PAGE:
Adam Braidwood

Drugs, steroids blamed for descent of Adam Braidwood

Adam Braidwood

A bad combination of drugs and steroids are blamed for the tragic descent from football star to prison convict for former Edmonton Eskimo Adam True Braidwood.

According to court documents obtained by Sun Media, Braidwood — the first overall CFL draft pick in 2006 — first began abusing painkillers and then street drugs because of two serious knee injuries he suffered on the gridiron.

Then, after having to seriously bulk up when the Eskimos decided to move him from a defensive end position to a tackle position, Braidwood turned to anabolic steroids.

The Vancouver-area athlete then began spiralling out of control, getting into mixed martial arts, hanging out with unsavoury characters and exhibiting strange behaviour.

The end result was the 29-year-old being sentenced to a total of five-and-a-half years in prison as a result of him pleading guilty to various and separate offences in Edmonton, Stony Plain and Port Coquitlam, B.C.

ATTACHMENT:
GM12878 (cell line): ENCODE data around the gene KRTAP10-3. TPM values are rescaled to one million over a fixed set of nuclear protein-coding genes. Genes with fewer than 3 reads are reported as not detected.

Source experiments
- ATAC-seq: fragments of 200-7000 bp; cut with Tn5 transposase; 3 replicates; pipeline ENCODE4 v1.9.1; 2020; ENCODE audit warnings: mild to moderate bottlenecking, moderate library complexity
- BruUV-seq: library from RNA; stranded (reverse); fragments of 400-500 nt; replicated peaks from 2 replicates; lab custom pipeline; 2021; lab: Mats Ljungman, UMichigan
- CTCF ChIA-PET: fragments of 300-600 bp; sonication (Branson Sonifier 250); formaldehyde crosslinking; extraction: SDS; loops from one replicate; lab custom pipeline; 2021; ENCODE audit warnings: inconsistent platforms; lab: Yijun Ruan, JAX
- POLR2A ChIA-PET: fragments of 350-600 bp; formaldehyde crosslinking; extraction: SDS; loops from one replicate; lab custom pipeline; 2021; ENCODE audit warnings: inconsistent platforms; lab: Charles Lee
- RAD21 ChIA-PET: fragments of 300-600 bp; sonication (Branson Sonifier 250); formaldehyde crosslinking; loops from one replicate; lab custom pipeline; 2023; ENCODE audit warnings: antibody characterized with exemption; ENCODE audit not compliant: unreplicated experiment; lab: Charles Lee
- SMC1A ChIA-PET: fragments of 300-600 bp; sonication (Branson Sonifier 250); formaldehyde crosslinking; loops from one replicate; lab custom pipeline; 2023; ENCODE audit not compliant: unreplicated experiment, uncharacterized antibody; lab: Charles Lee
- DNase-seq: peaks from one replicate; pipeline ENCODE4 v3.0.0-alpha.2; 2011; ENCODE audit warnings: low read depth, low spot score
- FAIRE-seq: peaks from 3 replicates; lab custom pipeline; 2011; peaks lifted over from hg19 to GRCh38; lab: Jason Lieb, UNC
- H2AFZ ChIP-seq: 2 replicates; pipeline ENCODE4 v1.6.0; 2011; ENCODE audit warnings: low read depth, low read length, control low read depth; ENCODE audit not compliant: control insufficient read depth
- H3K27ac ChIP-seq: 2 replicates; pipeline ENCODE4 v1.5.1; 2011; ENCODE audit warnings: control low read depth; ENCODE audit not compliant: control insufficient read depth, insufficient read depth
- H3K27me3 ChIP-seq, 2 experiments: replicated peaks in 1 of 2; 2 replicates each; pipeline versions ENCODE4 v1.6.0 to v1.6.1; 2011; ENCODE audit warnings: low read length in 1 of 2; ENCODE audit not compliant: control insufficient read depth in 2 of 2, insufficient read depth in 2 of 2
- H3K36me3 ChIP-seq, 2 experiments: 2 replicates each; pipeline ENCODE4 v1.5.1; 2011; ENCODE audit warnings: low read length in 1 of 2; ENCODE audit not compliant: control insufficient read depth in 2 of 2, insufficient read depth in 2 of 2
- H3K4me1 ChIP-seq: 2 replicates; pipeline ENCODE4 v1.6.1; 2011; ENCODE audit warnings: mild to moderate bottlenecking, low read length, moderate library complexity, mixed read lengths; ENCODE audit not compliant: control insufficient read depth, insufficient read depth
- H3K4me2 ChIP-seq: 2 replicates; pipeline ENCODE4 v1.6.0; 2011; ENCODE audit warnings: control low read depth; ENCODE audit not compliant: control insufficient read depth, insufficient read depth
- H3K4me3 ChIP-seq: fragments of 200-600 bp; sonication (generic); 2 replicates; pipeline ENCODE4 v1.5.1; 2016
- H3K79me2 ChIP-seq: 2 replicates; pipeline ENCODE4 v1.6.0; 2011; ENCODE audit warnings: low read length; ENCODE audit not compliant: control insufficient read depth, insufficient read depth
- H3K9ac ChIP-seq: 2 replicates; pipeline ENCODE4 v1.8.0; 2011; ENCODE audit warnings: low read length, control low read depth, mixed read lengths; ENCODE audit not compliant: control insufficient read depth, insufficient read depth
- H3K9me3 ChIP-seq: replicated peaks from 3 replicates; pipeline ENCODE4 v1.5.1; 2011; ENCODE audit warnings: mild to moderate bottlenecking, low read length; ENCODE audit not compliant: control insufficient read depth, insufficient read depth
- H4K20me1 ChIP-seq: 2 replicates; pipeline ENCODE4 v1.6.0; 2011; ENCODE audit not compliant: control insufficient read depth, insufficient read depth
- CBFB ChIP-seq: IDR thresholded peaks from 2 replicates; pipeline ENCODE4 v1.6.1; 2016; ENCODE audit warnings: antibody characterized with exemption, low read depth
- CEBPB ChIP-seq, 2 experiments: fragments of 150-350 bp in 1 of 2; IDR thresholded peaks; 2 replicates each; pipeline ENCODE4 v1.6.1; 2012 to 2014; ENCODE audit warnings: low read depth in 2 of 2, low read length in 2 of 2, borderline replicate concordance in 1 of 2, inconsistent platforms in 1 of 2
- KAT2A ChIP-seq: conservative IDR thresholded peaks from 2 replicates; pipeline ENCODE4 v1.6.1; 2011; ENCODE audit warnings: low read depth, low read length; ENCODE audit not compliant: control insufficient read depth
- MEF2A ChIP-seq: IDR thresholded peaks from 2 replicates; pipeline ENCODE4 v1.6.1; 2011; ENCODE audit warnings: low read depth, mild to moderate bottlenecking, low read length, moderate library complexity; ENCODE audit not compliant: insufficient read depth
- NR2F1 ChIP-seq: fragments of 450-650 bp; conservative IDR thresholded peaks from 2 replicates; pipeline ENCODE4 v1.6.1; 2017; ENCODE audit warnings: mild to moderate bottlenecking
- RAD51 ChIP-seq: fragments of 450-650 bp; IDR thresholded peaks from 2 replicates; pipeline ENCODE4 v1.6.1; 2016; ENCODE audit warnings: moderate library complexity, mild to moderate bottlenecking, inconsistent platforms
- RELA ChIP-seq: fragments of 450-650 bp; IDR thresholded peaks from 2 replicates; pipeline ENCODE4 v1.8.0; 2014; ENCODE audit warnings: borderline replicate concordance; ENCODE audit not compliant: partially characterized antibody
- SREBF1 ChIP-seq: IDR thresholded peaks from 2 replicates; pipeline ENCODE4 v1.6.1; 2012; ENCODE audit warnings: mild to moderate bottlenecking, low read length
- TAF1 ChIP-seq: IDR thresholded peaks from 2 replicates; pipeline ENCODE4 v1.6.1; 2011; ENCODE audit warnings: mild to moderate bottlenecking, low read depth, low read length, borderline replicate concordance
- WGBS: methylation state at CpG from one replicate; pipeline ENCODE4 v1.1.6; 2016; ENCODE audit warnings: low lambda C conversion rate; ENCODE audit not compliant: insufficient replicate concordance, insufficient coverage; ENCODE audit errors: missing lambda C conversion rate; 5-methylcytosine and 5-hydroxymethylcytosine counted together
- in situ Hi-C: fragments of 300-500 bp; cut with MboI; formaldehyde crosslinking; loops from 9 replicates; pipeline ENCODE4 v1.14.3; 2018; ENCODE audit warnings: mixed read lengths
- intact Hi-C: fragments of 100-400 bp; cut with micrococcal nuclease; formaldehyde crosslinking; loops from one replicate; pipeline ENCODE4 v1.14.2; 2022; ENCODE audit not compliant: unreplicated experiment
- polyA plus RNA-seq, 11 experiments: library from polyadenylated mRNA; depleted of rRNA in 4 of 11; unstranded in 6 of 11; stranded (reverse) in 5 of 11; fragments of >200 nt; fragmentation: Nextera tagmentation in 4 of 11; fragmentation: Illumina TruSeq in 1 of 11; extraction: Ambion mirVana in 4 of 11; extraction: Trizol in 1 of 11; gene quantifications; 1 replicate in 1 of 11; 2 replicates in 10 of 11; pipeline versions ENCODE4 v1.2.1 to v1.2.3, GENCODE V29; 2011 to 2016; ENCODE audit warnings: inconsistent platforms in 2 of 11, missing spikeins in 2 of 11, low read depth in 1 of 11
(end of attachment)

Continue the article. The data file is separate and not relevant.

“It’s a tragic story,” said defence lawyer Kris Pechet in sentencing submissions to a Stony Plain judge on Sept. 10 when Braidwood pleaded guilty to unlawful confinement and was handed a three-year concurrent sentence.

Pechet says Braidwood “turned to drugs to medicate emotional and physical problems” after sustaining an injury at the end of 2007. He also began using Benzodiazepine tranquilizers, Zantac, Ativan and Valium to self-medicate his anxiety, panic attacks and insomnia.

Braidwood turned to anabolic steroids after the Eskimos decided to move him to an inside position on the line as a tackle and developed a cocaine addiction after turning to the drug to elevate his mood and necessary aggression due to the sedating effects of the painkillers.

He got into mixed martial arts for training purposes and began hanging out with “nefarious” people, said Pechet, adding he ended up owing money and favours to bad guys.

Braidwood, who appeared by closed circuit TV from the B.C. prison where he is serving his time, apologized.

“I am paying for the mistakes I’ve made and I do hope to redeem myself in the future and I do have plans for the future,” said Braidwood, who was released by the Eskimos on April 21, 2012.

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